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Identity Crisis: Is Apple a luxury brand?

Apple recently revealed a slew of new iPhones, including the iPhone XR, the iPhone XS, and the iPhone XR Max. These new options boast better performance and larger screens than their older counterparts. What is most surprising about this reveal, however, is that Apple seemingly discontinued four older versions of the iPhone without much fanfare, including the iPhone X.

The four models no longer being sold through Apple’s website are the iPhone X, the iPhone 6S, the iPhone 6S Plus, and the iPhone SE. It’s unsurprising that the iPhone 6 line is being discontinued, as Apple usually phases out iPhone models that are over 2 years old, and the line has been replaced by both the iPhone 7 and the iPhone 8. It should, however, be noted that the iPhone 6 line featured the last models that included a headphone jack, a feature that Apple killed off, starting with the iPhone 7.

The discontinuation of the iPhone SE came as more of a shock. The SE was a popular choice for consumers, as it was a small and relatively inexpensive iPhone compared to other models. Currently, the least expensive iPhone being sold by Apple is the iPhone 7, which is $450 compared to the SE’s asking price of $350.

The discontinuation of the iPhone X came as the biggest surprise to most. It’s only been available for about a year, debuting last November. The $999 iPhone, a first for Apple, debuted to high sales and positive reception. The iPhone XS will sell for the same price and has been revealed to have slightly better specs than the X.

new iphones

The axing of the affordable and popular iPhone SE and the obsolescence of the premiere iPhone X after only a year shows that Apple is shifting their focus away from the average consumer and towards the luxury market.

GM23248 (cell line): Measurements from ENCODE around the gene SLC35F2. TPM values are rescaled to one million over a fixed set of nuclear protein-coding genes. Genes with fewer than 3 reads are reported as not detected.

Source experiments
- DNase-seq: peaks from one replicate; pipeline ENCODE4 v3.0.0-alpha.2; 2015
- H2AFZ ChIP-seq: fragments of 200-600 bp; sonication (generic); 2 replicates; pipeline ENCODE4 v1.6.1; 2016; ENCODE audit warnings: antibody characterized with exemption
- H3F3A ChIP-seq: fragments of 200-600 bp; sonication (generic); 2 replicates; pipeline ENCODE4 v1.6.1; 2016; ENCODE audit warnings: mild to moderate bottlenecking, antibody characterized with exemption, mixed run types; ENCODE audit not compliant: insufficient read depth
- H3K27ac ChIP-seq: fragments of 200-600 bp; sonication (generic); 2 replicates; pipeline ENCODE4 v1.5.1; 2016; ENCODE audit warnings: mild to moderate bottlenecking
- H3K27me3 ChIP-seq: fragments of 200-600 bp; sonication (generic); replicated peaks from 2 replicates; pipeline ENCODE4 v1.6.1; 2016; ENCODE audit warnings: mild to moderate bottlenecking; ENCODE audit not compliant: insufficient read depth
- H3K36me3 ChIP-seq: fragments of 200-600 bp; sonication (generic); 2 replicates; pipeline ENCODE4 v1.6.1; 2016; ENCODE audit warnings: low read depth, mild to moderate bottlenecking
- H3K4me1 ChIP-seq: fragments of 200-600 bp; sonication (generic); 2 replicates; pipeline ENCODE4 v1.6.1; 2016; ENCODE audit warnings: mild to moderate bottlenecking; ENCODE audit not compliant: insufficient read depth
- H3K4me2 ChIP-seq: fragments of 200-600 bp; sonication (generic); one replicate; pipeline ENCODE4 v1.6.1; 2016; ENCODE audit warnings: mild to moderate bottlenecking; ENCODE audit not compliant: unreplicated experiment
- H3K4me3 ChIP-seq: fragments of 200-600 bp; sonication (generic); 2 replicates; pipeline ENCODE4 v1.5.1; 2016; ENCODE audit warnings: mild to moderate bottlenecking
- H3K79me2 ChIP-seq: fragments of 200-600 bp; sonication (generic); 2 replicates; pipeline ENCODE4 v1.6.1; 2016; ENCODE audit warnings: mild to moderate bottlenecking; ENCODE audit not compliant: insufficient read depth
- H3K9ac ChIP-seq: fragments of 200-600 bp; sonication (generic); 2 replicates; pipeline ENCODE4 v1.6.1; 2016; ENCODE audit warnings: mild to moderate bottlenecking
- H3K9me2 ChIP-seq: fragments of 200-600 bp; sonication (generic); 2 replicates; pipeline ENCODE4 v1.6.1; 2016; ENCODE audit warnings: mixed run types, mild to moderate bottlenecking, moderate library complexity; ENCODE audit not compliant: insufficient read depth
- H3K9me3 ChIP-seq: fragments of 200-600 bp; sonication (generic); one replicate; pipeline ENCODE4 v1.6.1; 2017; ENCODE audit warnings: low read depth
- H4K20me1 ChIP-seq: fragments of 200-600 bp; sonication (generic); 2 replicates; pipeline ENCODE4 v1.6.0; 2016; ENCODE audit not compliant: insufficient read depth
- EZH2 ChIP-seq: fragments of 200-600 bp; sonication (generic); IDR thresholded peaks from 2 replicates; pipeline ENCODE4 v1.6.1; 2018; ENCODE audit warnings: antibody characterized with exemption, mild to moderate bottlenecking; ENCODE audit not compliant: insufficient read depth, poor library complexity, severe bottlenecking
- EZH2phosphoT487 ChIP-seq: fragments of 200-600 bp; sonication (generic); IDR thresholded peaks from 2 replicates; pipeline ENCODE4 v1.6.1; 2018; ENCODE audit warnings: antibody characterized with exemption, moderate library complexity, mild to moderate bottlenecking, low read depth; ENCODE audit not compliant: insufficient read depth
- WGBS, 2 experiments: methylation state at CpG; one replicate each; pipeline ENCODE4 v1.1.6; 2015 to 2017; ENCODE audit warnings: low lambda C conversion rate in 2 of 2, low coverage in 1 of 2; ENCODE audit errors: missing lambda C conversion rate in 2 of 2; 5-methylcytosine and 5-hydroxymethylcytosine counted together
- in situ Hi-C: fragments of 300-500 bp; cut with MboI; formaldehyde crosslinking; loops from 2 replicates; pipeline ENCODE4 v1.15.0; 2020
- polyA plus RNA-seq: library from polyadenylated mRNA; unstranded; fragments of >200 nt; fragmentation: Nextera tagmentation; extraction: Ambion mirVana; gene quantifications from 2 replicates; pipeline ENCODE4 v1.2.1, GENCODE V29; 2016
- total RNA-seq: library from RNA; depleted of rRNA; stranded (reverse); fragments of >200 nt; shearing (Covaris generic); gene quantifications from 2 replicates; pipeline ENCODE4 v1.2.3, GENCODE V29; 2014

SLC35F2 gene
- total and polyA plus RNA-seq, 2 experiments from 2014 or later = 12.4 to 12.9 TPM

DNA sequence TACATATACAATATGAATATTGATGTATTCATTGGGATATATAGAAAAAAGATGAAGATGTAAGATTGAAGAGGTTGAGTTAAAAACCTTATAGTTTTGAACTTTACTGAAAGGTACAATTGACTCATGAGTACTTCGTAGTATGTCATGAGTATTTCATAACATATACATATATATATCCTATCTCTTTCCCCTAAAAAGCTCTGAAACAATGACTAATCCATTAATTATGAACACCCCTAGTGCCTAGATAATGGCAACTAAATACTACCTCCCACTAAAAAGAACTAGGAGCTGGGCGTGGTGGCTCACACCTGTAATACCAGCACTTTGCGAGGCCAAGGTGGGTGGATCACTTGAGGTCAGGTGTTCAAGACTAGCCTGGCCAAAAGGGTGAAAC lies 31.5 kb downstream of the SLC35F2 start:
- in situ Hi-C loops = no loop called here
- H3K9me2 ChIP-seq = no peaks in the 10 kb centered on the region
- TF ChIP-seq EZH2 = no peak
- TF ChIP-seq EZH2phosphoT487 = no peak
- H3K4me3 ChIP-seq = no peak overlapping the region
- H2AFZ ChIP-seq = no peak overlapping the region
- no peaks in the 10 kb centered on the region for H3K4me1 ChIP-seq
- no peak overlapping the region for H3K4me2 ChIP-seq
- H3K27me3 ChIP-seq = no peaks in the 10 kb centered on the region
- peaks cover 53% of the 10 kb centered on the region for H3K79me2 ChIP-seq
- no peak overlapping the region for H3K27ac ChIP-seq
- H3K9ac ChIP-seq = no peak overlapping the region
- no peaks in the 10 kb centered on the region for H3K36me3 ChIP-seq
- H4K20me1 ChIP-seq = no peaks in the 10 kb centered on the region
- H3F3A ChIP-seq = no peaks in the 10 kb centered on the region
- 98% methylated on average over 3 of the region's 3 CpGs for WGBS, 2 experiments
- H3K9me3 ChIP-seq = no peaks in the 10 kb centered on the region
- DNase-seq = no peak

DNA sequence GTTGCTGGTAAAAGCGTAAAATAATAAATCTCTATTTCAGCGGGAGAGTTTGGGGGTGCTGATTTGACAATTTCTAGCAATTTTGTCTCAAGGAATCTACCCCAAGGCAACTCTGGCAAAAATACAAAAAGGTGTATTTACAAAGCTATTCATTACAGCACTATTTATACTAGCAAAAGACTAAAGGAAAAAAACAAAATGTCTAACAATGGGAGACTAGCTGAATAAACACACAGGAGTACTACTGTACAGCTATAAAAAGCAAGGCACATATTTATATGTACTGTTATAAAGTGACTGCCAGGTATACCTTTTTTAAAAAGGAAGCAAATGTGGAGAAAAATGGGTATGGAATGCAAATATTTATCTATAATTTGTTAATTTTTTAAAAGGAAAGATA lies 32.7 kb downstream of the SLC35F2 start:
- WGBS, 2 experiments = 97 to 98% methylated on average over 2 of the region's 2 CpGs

While Apple has always focused on the more affluent consumer base, they have always had a less expensive option that allowed the average consumer to afford one of their products. Even back when the iPod was all the rage, Apple offered the more affordable iPod Shuffle and iPod Nano. While it makes sense that Apple is phasing out older models of their products as the technology becomes less shiny and intuitive, leaving out a less expensive option alienates a huge part of their potential market reach.

Apple’s careful shift to a luxury brand has seemingly paid off in the short term. According to Yahoo Finance, Apple’s revenue from smartphone sales last year rose 13% compared to the previous year, due almost entirely to the higher price point of its smartphone line. Despite increased short-term revenue, it’s possible that Apple’s long-term profits will suffer due to a lack of consumer trust.

As Apple quickly phases out older models and slowly increases the price of its “affordable” models, consumers will likely hold on to their phones longer instead of upgrading in fear of obsolescence. If Apple truly wants to be a luxury brand moving forward, they must be prepared to sacrifice their huge average consumer base.

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